Oh! about the rifle.. there were only a few models that paratroopers carried. If you can tell us what it looked like, we can narrow it down pretty quickly. Was it made out of wood? Metal? what color was the wood? what parts were metal?
     
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  4. SeaAndSky

    SeaAndSky Senior Registered

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    Hi Totoro,

    Re: "Rather than being a series of lives, it sometimes feels like one big life, where unresolved issues from the past come back to haunt us."

    Well said. Actually, I guess it is one big life. We tend to segment things too much, but it is difficult not to when your perceptions of existence (at least from this side of the veil) are so broken up and hampered by the memory barrier.

    Cordially,
    S&S
     
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  5. Kenz1010

    Kenz1010 Senior Registered

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    Thanks for the message!

    The rifle was made mostly of wood, but at the front there was metal, (I also do recall some metal somewhere towards the center of it too) so both wood and metal. The wood was a darkish brown color. It wasn’t small either. I actually started looking up the paratroopers rifles earlier today, but there seemed to be many different kinds shown on the internet. One that was shown quite a lot was made mostly of metal, and had some metal rectangle piece coming down from it (the one from my flashback did not look like this at all). I know I’m probably explaining this horribly, but hopefully it make’s some sense.

    I don’t know how to resolve the guilt, I also don’t know what the future holds with all of this and that makes me feel uneasy. I don’t know if a flashbacks going to pop up out of nowhere, while I’m in school or somewhere else, and that makes me anxious.

    And no, before this I haven’t really come across topics about the military or war, besides some battles and wars that I’ve been taught in school. But the teachers seem to be quite brief when talking about these topics. The only subject they’ve ever REALLY gotten into was the holocaust.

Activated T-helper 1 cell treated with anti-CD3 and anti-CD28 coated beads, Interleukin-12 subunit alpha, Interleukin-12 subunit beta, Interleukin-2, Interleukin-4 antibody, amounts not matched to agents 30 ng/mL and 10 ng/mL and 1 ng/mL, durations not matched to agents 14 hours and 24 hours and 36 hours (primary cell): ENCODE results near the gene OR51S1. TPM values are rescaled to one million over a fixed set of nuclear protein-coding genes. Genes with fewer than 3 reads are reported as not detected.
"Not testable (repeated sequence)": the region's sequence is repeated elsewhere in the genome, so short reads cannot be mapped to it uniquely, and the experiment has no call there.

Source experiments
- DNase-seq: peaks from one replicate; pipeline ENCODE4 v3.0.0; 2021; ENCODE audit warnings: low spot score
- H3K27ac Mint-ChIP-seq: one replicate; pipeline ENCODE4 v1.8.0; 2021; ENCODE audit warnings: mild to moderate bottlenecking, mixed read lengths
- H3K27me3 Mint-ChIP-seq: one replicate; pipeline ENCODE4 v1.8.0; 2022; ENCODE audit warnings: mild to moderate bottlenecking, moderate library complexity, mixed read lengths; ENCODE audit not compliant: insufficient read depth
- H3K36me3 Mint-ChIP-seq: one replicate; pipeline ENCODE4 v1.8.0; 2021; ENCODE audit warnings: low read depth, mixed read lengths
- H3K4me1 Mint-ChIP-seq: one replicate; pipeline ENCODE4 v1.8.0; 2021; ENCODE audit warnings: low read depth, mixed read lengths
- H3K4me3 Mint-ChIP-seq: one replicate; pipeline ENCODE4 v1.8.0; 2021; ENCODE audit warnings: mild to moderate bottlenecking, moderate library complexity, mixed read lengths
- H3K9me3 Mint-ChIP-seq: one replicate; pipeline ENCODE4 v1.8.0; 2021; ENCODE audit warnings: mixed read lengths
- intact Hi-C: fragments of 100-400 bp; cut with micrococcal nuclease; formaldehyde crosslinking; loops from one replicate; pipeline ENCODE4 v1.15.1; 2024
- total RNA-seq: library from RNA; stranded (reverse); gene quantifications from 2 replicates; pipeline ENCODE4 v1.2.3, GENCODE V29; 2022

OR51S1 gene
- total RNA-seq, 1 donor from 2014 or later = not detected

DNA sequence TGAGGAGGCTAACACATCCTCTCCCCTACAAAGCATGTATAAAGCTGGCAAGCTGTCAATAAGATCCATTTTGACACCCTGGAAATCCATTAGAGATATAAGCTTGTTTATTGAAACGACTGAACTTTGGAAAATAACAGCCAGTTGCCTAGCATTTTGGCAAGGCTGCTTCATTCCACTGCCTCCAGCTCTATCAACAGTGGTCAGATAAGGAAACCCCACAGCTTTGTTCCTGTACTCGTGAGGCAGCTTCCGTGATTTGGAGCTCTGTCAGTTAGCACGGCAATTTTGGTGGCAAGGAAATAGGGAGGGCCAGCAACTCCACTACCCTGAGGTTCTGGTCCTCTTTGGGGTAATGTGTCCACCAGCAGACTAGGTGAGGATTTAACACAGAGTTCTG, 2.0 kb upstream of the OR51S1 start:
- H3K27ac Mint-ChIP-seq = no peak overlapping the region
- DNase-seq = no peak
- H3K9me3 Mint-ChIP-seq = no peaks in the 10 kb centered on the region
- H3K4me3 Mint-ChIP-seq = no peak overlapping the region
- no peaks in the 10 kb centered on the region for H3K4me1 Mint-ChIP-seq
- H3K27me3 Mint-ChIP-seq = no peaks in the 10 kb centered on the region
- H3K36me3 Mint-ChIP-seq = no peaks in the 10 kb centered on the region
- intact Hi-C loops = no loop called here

6. CanSol

    CanSol Senior Registered

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    Just 2 more questions and if you know the answers I can give you the weapon as that knowledge is already there, you just don't have the name for it

    Given with what you've described over various posts I already ruled out Machine Guns and am down to 2 rifles

    Was it heavy?
    Had it many bullets or a little?
     
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  7. Speedwell

    Speedwell Senior Registered

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    This agrees with my experience in handling past-life trauma. For a long time I'd tried to suppress unpleasant feelings and try to get on with 'normal, everyday life'. But eventually, I realised that the only way forward was to feel those feelings, embrace it and go on a journey through the heart of those unpleasant feelings. A little at a time, day by day, it started to clear and dissolve things which had been in the background for years.

    However, we all have our own lives, our own experiences, our own pains and troubles. I wouldn't presume to say what is best for anyone else.
     
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  8. Kenz1010

    Kenz1010 Senior Registered

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    Yes, I forgot to mention it seemed it was heavy and thick (?not sure how to explain it). As for the bullets, I’m not quite sure.

    Was there a time period were one rifle/ gun was used more than the other? So maybe I could pinpoint a time period?
     
  9. CanSol

    CanSol Senior Registered

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    No but there were various weapons for various tasks, you have machine gunners, riflemen used a M1 Garand and 'others' (radio operators, mortarmen, ammo carriers) they used a M1 Carbine and there were a few unofficial weapons that were just 'liberated' from the armory and used as they saw fit

    The fact that you mention a wood/metal combo that's heavy leaves me to one rifle, the M1 Garand one of the best rifles ever made
    The Carbine was lightweight and pretty much useless for over 30 ft and thick clothing

    Check the photo if it rings any bells
    http://candrsenal.com/wp-content/uploads/2018/04/USA-Rifle-M1-Garand.jpeg
     
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  10. Kenz1010

    Kenz1010 Senior Registered

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    Yeah! I believe that’s the one.

    While I was trying to figure out which one, majority of the paratroopers in the pictures were holding that sort of metal (with those rectangle metal parts coming down) gun. I did see some carrying ones that looked like the one I had (but I didn’t see many) but I wasn’t 100% sure of the name of the rifle and it didn’t seem to pop up on many websites, thanks for clarifying.